Sword plants require a good healthy substrate to preform their best. In addition to the prepared mixes, or adding special substrates or potting soil, I've also had very nice swords using compressed peat plates under the gravel. Most swords found for sale for the aquarium are very easy to care for in terms of lighting, water pH, and hardness. I've had quite a lot of luck growing many swords in my hard alkaline Arizona water with everything from strong florescent lighting to filtered sunlight.

Swords normally have moderate growth speed but with the addition of CO2 they can grow much more quickly. Most of them can also get quite large and should be placed in an appropriately sized aquarium. A moderate sized sword can easily fill most of a 20 gallon aquarium. A very large sword will have no problem filling a 50.

When your sword plant flowers it will generally send an inflorescence up out of the surface of your tank. If you have an open tank be sure to keep it from getting in to the light where it will be burned. Some sword plants can have a branching inflorescence. I've noticed that even when a plant doesn't generally branch it may if it's damaged in some way during growth, like getting in to the aforementioned aquarium lights. Blossoms develop into small white flowers.

Your sword plants can produce seeds but this can be a somewhat difficult process, fortunately they will often produce adventitious plantlets, or baby plants. I've read that these are more often encouraged if the inflorescence is kept under water. They certainly don't want to grow roots until placed back under the water and it will be best if your plantlets get used to life below the water early on since you'll probably want to move them to another aquarium when they get larger. After the plants have grown several leaves and a good root system than can be removed from the parent plant. I've found that the larger the plant is when removed, within reason, the better chance you have of it surviving and the quicker it will become acclimated to it's new life on it's own.

Sagittaria subulata

Another plant that likes to surprise you with blossoms is the moderately sized grassy Sagittaria subulata. Sometimes mistaken for Vallisneria, Sagittaria is usually smaller and for me at least, grows at a much more reasonable pace than Val which can seemingly take over an entire aquarium overnight. Val may also bloom in the aquarium but in my experience Sagittaria is much more likely too and does so regularly.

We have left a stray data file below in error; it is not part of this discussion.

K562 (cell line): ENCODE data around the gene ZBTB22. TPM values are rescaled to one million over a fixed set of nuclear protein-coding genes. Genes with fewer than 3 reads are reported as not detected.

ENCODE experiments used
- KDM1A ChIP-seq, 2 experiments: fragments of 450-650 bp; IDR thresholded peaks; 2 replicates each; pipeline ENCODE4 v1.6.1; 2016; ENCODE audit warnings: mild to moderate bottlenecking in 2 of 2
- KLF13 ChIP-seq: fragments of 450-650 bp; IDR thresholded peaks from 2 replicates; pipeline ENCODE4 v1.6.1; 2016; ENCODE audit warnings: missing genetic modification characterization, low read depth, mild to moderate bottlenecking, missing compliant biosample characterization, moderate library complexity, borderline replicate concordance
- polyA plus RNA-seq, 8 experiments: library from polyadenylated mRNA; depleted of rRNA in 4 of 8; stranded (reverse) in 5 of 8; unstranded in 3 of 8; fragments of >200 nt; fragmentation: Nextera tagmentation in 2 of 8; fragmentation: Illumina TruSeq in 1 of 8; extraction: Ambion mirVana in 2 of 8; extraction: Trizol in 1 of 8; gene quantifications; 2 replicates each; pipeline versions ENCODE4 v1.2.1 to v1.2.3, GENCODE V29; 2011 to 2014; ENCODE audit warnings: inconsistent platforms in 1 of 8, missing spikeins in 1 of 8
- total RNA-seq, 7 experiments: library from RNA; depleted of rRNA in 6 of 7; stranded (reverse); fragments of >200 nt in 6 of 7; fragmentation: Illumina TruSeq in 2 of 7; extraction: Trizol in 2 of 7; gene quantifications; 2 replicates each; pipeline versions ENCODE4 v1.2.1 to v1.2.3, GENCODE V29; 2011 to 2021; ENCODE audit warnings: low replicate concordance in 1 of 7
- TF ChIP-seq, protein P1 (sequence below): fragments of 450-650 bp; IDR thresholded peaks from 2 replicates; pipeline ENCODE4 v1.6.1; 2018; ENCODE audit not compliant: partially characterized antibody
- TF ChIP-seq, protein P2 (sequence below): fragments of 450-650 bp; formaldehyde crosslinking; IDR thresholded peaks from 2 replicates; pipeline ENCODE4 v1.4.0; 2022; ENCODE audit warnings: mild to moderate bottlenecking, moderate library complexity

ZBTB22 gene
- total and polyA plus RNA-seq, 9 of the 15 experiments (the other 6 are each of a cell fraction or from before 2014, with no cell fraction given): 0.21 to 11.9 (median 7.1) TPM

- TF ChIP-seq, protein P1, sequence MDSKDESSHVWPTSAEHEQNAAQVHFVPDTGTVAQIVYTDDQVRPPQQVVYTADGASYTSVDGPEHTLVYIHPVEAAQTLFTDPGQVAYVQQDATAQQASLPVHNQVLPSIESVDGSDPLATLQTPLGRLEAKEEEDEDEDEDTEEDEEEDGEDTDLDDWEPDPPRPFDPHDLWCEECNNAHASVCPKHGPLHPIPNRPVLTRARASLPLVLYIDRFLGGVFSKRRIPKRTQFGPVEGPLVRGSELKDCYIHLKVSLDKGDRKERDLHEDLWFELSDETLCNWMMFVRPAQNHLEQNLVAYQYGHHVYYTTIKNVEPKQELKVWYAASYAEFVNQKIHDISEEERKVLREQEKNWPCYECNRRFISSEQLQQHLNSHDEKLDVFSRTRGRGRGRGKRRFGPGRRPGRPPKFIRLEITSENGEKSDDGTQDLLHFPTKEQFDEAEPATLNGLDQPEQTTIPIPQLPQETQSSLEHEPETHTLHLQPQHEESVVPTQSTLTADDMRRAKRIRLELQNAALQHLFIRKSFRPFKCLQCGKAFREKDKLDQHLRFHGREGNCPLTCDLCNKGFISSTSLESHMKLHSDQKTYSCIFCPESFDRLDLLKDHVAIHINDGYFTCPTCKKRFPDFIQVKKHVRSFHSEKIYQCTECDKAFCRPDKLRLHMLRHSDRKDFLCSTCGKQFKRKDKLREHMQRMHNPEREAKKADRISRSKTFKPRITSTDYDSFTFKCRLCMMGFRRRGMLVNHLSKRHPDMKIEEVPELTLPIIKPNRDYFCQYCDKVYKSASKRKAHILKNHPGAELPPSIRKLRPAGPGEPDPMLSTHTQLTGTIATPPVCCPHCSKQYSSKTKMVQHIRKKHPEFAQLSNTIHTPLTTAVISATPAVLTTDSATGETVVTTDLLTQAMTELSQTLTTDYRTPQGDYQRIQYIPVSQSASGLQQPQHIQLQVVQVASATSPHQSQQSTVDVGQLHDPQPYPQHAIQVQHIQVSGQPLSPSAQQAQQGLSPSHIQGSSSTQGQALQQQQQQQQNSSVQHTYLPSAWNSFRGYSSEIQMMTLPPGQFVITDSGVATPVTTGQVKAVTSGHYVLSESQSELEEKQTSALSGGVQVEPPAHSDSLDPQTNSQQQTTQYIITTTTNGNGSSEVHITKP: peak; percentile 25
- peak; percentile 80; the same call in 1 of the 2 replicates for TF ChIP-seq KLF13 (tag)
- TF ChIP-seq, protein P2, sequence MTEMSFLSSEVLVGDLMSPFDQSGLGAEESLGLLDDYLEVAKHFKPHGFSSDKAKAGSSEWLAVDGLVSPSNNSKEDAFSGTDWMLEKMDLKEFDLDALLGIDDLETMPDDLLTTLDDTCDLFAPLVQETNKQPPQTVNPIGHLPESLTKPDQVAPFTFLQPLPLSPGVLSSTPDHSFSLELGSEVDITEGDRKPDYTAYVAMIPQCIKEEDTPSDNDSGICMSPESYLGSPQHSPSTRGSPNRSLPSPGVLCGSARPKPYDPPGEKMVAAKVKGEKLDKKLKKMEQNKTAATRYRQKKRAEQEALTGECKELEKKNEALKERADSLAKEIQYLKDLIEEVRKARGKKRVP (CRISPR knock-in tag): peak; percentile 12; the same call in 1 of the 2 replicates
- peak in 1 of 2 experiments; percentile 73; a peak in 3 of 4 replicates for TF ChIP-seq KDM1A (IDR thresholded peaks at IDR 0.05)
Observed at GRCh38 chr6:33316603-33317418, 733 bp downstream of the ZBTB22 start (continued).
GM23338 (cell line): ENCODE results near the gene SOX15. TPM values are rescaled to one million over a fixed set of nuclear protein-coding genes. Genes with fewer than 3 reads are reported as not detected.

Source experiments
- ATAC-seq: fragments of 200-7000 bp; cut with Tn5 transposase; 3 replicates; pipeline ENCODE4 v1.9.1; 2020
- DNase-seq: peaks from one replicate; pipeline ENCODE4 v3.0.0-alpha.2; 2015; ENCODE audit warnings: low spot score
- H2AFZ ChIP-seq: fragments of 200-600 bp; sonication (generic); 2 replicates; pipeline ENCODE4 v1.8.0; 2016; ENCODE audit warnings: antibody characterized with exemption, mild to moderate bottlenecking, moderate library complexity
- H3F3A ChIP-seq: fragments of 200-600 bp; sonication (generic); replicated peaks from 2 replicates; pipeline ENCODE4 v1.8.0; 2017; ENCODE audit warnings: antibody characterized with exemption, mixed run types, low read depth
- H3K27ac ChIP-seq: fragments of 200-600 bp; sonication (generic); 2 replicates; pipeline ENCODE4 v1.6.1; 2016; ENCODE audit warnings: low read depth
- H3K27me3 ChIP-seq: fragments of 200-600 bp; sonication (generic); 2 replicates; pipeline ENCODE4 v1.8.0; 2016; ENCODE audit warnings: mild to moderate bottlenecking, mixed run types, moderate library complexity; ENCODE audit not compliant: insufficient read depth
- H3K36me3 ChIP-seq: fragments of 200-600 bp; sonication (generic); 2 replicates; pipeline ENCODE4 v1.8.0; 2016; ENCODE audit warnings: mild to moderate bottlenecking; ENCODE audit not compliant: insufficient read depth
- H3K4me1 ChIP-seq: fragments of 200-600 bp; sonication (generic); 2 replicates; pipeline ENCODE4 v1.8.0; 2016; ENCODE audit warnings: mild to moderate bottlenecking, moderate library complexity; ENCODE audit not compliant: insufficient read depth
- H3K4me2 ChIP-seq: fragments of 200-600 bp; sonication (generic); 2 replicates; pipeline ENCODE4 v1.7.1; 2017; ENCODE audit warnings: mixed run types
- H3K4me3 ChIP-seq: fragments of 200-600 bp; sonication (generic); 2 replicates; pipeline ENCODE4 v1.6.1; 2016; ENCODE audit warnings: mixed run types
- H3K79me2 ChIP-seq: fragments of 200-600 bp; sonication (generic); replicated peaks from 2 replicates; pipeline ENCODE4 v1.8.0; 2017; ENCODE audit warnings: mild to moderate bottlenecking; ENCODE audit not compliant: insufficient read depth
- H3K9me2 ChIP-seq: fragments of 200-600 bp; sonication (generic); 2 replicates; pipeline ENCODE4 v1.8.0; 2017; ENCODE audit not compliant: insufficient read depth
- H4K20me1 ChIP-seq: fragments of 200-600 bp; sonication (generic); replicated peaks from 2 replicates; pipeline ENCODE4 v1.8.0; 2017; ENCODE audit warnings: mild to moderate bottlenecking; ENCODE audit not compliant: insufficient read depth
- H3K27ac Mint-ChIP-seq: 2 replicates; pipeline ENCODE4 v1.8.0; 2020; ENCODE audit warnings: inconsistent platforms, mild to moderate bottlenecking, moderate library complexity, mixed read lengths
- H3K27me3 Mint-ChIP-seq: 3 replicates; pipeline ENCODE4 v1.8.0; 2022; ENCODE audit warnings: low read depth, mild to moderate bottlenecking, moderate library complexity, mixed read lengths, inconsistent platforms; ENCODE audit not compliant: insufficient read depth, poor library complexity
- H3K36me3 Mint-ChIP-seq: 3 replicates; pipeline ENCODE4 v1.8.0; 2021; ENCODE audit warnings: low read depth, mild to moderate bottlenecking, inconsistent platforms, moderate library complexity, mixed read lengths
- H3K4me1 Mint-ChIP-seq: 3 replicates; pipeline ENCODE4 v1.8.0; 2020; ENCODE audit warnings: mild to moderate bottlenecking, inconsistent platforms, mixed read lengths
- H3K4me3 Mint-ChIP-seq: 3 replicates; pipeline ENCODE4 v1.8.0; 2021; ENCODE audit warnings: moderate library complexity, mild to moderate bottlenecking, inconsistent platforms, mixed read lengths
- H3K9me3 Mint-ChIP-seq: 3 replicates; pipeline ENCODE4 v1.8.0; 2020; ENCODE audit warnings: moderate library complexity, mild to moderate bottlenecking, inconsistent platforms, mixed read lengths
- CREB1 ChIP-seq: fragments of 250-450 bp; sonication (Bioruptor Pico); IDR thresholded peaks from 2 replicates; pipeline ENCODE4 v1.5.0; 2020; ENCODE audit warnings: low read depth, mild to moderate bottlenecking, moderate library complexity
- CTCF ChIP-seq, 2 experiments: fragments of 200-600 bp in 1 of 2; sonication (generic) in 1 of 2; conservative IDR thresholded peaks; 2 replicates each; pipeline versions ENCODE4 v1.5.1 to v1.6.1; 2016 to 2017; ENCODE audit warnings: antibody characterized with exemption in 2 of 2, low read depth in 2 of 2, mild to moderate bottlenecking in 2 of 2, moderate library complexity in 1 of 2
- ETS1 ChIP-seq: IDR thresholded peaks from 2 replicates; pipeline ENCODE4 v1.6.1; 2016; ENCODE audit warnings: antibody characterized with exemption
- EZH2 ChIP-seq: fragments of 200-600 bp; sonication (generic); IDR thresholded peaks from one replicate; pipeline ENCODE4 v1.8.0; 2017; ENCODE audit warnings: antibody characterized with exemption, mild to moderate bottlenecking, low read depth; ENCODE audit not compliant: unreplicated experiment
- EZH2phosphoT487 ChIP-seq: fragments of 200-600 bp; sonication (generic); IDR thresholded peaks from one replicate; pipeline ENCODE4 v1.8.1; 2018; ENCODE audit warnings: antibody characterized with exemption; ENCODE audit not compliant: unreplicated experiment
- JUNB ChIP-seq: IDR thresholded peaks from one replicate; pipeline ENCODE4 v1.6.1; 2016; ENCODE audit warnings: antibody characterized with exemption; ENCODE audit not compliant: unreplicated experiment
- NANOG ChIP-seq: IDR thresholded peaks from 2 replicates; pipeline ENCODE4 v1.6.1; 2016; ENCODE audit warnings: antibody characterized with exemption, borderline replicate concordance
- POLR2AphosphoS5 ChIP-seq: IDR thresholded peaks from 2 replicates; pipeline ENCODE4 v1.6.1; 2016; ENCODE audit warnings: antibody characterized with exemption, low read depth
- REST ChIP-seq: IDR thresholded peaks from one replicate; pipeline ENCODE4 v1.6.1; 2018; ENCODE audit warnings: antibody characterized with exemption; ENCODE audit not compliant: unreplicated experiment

S. subulata is an undemanding plant. It usually stays at a medium height making it nice for the midground in smaller or the foreground in larger tanks. Sagittaria seem to do well in most tanks. I've had them grow wonderfully and bloom in aquariums with plain gravel and low light and in the soupy nutrient filled tubs I keep under shade cloth in the Arizona sun. They seem to be quite happy in either extreme. I've been surprised by blossoms in forgotten tanks in the corner of the fishroom.

When flowering, S. subulata sends a long stalk to the surface of the tanks. Small, delicate, white, 3 petal flowers float at the surface of the water. Though, of course, they do seed in the wild it's not practical in the aquarium. Fortunately S. subulata reproduce quite well through runners, so even without seeds you should end up with plenty of extra plants.

Aquarium plant blooms aren't as showy as those you can grow on your house plants or in your front yard garden but it is fun to experience this aspect of the hobby. And even in their small way the blossoms of aquarium plants have their own beauty and appeal.

This month we looked at 3 very easy to grow aquatic plants that will bloom freely in the aquarium. Next month we'll look at a few that take a little more planning in order to watch them bloom, the stemmed plants. And we'll look at a few that take a little more work, showing off their best blossoms in a high tech tank.


Welcome to the Jungle | Into The Forest | The Creepy Crawlies | A Clearing in the Thicket | Algae Eaters for the Planted Aquarium
North American Natives | Why things go wrong Pt 1 | Why things go wrong Pt 2 (Algae) | Algae Eating Shrimp | Lo-Tech Tanks
Welcome to the Fish Room | The Stemmed Plants | Mosses | A Livebearer Biotope | Planted Tank Social | The Genus Hygrophila | Cyanobacteria
Easy Plants | What I Did Last Summer | Decorations in the Planted Tank | Botany-An Introduction to Plant Biology | Botany-Anatomy of a plant
Botany-How Plants Work | Easy Rosettes | Going High-Tech | Floating Plants | Dealing with Success | Bringing the Outside In | Vallisneria
Hair Algae | Flowering Aquarium Plants Part 1 | Flowering Aquarium Plants Part 2 | Liverworts in the Aquarium | Elements of Design
Planted Aquarium Maintenance | More Mosses | Invaders | Ferns in the Aquarium | Setting up a Planted Aquarium
Seaweeds of the Pacific Northwest | Proserpinaca | Hardware for the Planted Aquarium | Rotala | Neocaridina Shrimp | Lo-tech Tank Tips